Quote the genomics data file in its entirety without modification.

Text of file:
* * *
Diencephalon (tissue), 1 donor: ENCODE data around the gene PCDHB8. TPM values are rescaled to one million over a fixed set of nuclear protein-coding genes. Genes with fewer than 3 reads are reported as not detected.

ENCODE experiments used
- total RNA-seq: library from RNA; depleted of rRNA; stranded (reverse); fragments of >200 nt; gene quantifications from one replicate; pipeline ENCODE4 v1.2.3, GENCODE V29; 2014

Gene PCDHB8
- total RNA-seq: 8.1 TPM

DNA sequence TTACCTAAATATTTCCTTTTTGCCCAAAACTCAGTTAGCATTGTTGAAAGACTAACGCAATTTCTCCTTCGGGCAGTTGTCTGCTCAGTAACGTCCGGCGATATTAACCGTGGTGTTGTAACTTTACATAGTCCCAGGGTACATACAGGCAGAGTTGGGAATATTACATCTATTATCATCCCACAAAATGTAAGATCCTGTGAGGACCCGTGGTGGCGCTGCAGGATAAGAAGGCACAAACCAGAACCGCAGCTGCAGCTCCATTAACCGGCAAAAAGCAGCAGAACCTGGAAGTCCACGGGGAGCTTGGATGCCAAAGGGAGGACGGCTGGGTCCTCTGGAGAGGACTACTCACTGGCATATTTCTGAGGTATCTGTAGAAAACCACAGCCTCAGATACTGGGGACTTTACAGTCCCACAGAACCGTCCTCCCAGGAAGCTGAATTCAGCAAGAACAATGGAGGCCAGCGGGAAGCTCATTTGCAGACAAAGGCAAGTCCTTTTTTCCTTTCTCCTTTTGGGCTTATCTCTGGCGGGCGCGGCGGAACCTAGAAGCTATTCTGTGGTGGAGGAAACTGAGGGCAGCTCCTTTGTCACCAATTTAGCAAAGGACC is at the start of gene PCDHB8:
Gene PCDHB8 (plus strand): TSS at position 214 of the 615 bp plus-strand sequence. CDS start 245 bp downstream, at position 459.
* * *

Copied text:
Diencephalon (tissue), 1 donor: ENCODE data around the gene PCDHB8. TPM values are rescaled to one million over a fixed set of nuclear protein-coding genes. Genes with fewer than 3 reads are reported as not detected.

ENCODE experiments used
- total RNA-seq: library from RNA; depleted of rRNA; stranded (reverse); fragments of >200 nt; gene quantifications from one replicate; pipeline ENCODE4 v1.2.3, GENCODE V29; 2014

Gene PCDHB8
- total RNA-seq: 8.1 TPM

DNA sequence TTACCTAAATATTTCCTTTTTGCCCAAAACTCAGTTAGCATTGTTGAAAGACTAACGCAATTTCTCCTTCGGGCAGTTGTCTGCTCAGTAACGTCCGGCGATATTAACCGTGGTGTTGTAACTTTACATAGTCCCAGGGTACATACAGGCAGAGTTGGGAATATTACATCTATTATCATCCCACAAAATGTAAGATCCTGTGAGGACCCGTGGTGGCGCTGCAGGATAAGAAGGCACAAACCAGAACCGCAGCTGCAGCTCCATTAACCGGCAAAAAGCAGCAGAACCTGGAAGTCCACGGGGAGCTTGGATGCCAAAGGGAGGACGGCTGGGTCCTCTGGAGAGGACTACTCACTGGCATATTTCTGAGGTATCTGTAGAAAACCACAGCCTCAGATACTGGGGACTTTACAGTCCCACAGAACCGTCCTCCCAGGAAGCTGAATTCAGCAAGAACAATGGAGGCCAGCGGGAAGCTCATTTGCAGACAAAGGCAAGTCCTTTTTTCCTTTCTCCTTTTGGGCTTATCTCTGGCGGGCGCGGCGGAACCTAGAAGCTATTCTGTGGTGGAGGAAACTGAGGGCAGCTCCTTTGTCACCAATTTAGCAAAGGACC is at the start of gene PCDHB8:
Gene PCDHB8 (plus strand): TSS at position 214 of the 615 bp plus-strand sequence. CDS start 245 bp downstream, at position 459.